ENGLISH 831 - Seminar: The Study of Genre
Section: 001 Genre and American Fiction
Term: FA 2018
Subject: English Language and Literature (ENGLISH)
Department: LSA English Language & Literature
Credits:
3
Waitlist Capacity:
unlimited
Consent:
With permission of instructor.
Advisory Prerequisites:
Graduate standing in English, Women's Studies, or English and Education Program. Permission of instructor.
Repeatability:
May not be repeated for credit.
Primary Instructor:

This seminar is centered on the question, “how do we think about kinds?” It’s difficult to think or talk about anything without some kind of notion about what kind of thing it is, because that’s how we know what kind of conversation we should have about it. There you have the recursive problem of “genre.” Some of the most sophisticated thinking we have on the nature of classification is developed in theories of literary genre. We will read both classic and current works.

There is however a considerable gap between theory and how literary scholars talk about forms, how authors understand and mobilize them—and we need to reckon with the welter of ways in which genre categories are actually put to work. Observation suggests that it is impossible to talk about any cultural artifact or practice without referring to its kind. Both everyday and expert speakers start by indicating whether we are talking about a novella, or a mural, or a live musical performance—and so on. We invoke complex traditions like modernism and queer writing, we locate ourselves within or in opposition to constructs like the English novel and African-American literature that invoke the nation, and thus are connected with an immense interdisciplinary conversation about temporality, identity, boundaries and borders. Usage is often muddled, and always revealing.

We will therefore tack between three bodies of work: genre theory, genre criticism, and fiction (mainly but not only—other kinds of creative expression will certainly be included and may move to the center as we work). We won’t be applying genre theory. Rather, we will strive to understand each text on its own terms, and read each kind of work against the others.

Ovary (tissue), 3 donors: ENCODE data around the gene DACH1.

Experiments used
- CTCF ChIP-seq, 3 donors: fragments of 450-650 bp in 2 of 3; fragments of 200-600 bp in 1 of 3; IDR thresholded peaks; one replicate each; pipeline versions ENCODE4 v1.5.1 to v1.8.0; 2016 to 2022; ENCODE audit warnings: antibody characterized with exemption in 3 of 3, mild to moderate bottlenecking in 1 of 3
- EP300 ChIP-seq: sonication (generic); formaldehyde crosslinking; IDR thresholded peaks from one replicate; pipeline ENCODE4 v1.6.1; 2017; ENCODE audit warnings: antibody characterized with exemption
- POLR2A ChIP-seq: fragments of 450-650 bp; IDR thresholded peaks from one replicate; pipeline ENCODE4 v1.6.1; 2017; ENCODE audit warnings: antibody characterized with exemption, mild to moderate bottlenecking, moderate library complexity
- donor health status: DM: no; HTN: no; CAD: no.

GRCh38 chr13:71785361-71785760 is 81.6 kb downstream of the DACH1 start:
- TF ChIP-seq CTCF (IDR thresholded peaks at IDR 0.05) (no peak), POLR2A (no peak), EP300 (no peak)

What happens in the seminar will depend a lot on who joins. My own specialization is Anglophone prose narrative from 1850 to the present, and we will begin with a category-busting fiction by Rebecca Harding Davis titled Life in the Iron Mills. We will spend time thinking through the conversation about specific genres—I’m thinking of melodrama, regionalism, modernism, and students are invited to help me decide. We will definitely spend time talking about genre theory from Aristotle through Derrida to Levine, about genre in composition studies, about periodization and the national model of literary history, and about interdisciplinary methods. How much time we spend on poetry, on how comparison works, or on digital studies will depend on student interest (please do message me). By the end of the term our topics will be driven wholly by student interests, as we workshop your papers.

Course Requirements:

Since this is an 800-level course, students will be expected to produce a substantial (15-20 page) research paper. Papers must engage with topics and issues addressed in the course, but can focus on primary texts from any historical period.

ENGLISH 831 - Seminar: The Study of Genre
Schedule Listing
001 (SEM)
P
28370
Open
1
3ENGL GRAD
-
M 4:00PM - 7:00PM
NOTE: Data maintained by department in Wolverine Access. If no textbooks are listed below, check with the department.
Syllabi are available to current LSA students. IMPORTANT: These syllabi are provided to give students a general idea about the courses, as offered by LSA departments and programs in prior academic terms. The syllabi do not necessarily reflect the assignments, sequence of course materials, and/or course expectations that the faculty and departments/programs have for these same courses in the current and/or future terms.

Click the button below to view historical syllabi for ENGLISH 831 (UM login required)

View Historical Syllabi
The CourseProfile (ART) system, supported by the U-M Provost’s 3rd Century Initiative through a grant to the Office of Academic Innovation, provides additional information about: course enrollments; academic terms and instructors; student academic profiles (school/college, majors), and previous, concurrent, and subsequent course enrollments.

CourseProfile (ART)